Our message is met with many responses. Both positive and negative.


Puerto Rico remains a colony of the United States and as such, decisions the US Government makes impact Puerto Rico. The Catholic Church, the Archbishop of San Juan and Caritas has been heroic in their advocacy for Puerto Rico’s people. Working with the Catholic and other interfaith religious groups on the island has brought a strong response from the Obama and Trump White Houses as well as Republican and Democratic leadership. The partnership of the US Conference of Catholic Bishops has also been instrumental.


Because of our role with Catholic partners, we won a process to restructure the debt and reduce austerity. We’ve won rules for preferential treatment of poor communities. At this point, we’ve won more than 40 billion dollars in hurricane aid. We’ve ensured that policies are in place so Puerto Rico can rebuild to withstand the next storm.


With that noted, we still face enormous challenges. Creditor groups are successfully preventing positive debt restructuring and the island needs another 80 billion in aid. Our work as Catholics to lift and defend the people of Puerto Rico is so essential now and must continue.


Gordon: As a member of expert working groups to the United Nations Conference on Trade and Development (UNCTAD) and the United Nations Human Rights Office of the High Commissioner, what is your experience can nations do to more effectively deal with life-threatening poverty wherever it occurs?


Eric: Life-threatening poverty is caused by structural policies. Debt, tax, and trade policies are why resources are poorly distributed and why poverty exists. It's why Catholic teaching is so important in terms of going beyond the important works of charity and working towards acts of justice. Our Savior reminds us of this when he declares the year of the Lord’s favor or the year of Jubilee, in his first public act in Luke’s gospel. He reiterates the call of the prophets: in order to live in harmony with one another, we must act for justice.


Countries must go beyond giving aid, we need to implement policies that will end poverty. The developing world loses a trillion dollars a year because of tax evasion and corruption. Countries around the world lose hundreds of billions annually because of a lack of public budget transparency and irresponsible borrowing. For every 1 dollar in aid developing countries receive, they lose 5 dollars in debt payments. At the United Nation, the IMF and in every country in the world, we can change these policies. Even minor shifts will release hundreds of millions of people from the bondage of poverty.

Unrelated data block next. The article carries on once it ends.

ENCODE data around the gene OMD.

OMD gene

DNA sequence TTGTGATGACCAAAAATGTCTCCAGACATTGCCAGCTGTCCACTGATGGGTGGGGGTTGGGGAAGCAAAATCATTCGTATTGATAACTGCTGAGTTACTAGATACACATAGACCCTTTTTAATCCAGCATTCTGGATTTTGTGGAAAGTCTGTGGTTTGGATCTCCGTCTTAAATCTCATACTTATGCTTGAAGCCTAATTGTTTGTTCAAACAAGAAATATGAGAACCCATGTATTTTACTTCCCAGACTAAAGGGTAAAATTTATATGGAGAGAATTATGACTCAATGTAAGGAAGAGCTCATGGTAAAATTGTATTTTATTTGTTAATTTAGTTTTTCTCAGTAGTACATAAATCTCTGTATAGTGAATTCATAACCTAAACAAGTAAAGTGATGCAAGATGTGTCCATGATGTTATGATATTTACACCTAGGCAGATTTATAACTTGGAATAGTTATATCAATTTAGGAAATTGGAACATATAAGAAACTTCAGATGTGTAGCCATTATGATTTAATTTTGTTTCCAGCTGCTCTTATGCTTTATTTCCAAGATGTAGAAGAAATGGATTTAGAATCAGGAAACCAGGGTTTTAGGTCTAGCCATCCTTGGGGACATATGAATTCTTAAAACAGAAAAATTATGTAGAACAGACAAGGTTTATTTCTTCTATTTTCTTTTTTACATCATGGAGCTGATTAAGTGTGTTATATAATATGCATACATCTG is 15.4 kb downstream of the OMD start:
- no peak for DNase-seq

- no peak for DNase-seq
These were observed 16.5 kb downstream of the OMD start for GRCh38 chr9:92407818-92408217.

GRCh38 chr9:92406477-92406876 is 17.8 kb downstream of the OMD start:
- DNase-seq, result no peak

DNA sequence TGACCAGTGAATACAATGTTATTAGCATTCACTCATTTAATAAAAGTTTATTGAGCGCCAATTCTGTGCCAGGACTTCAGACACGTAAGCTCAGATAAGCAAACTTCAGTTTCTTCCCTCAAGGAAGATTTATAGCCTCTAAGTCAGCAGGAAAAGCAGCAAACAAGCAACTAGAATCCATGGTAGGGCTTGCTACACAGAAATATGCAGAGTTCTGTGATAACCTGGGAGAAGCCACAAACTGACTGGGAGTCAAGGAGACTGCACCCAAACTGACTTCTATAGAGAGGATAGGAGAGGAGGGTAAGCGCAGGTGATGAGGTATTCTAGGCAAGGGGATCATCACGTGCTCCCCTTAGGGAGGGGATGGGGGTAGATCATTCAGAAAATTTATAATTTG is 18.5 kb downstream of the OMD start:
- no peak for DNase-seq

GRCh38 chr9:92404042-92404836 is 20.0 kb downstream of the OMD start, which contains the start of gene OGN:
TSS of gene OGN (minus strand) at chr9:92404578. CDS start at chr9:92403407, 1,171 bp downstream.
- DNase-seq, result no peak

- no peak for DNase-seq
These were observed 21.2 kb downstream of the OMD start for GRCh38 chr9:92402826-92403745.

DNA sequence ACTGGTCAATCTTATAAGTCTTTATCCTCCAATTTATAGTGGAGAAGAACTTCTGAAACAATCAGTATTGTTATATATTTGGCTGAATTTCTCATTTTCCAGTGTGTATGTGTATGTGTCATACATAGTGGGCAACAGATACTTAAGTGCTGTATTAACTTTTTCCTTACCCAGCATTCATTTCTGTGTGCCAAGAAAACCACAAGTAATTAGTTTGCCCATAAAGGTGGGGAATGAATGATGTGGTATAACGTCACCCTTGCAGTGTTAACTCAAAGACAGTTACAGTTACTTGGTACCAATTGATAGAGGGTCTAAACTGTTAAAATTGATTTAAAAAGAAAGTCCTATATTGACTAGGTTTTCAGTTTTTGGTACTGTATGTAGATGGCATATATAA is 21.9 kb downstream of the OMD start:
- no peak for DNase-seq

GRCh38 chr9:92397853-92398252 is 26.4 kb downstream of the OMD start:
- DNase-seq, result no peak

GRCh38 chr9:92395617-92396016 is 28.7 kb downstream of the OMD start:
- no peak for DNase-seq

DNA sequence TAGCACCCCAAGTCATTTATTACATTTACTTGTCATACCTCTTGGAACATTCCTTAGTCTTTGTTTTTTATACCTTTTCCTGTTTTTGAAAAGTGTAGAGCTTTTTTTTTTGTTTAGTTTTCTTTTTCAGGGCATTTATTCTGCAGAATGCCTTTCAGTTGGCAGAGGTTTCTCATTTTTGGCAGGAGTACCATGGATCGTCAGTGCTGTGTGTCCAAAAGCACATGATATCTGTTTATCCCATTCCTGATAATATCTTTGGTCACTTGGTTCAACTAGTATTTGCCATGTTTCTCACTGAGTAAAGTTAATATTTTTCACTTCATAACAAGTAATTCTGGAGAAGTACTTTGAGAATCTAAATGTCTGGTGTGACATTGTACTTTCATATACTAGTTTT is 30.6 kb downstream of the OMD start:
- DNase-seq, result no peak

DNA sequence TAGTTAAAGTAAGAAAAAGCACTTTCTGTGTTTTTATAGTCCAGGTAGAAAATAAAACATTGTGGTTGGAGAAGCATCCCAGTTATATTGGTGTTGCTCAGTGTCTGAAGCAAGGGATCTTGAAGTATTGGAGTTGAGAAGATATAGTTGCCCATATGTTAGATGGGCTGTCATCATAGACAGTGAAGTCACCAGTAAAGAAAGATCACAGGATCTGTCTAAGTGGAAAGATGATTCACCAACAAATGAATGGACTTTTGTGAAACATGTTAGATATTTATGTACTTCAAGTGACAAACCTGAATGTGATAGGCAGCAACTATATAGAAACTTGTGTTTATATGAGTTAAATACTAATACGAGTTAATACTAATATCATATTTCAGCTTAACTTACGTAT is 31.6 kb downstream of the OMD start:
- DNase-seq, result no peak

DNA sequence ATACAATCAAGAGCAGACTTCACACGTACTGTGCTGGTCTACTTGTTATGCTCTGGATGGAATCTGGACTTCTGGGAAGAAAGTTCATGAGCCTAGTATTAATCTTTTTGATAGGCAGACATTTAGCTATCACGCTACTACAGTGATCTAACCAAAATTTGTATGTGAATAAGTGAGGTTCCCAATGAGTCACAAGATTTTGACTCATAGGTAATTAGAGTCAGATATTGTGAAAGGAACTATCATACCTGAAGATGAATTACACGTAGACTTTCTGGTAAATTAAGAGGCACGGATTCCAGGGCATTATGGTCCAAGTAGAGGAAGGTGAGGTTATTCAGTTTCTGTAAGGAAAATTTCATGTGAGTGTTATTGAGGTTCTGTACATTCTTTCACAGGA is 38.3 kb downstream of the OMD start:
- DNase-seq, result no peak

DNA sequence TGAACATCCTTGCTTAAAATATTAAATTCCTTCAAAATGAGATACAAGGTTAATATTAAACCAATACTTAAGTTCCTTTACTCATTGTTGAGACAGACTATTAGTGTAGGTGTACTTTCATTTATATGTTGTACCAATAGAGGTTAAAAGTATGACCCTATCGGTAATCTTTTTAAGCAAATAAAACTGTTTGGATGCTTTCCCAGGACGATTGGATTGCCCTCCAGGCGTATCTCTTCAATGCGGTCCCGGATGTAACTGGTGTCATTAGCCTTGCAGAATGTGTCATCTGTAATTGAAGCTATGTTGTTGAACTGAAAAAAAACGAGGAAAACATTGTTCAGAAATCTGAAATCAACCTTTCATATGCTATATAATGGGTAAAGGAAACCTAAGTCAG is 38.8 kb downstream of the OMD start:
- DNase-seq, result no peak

Gordon: You address the diverse challenges of religion, politics and economics often in the Wall Street Journal, the Washington Post, the Associated Press, Bloomberg, McClatchy News Service, National Public Radio, Agence-France Presse, Market Place, CNN Money, the Financial Times and The Hill. What issues have resulted in the most feedback?


Eric: Sharing the Gospel with the media is critical for our efforts. Because we raise these issues in the mainstream media, there is a broader understanding of the actual structures that create global poverty.


Many of us don't realize how issues like debt, tax, and trade are the source of inequality and poverty. These issues impact our lives almost as much as the very oxygen we breathe. The media, just like most of us, is yearning to understand and communicate these issues. It's how why we spend so much time engaging with them.


Gordon: Jesus asked us to live our neighbor as ourselves Considering we are members of a global community and a global religion, who is our neighbor?


Eric: In our global community, we are all neighbors. In this global economy, what happens to one of us impacts all of us. We are called to love our neighbors, no matter who they are or where they call home.


Gordon: Thank you for this exceptional interview.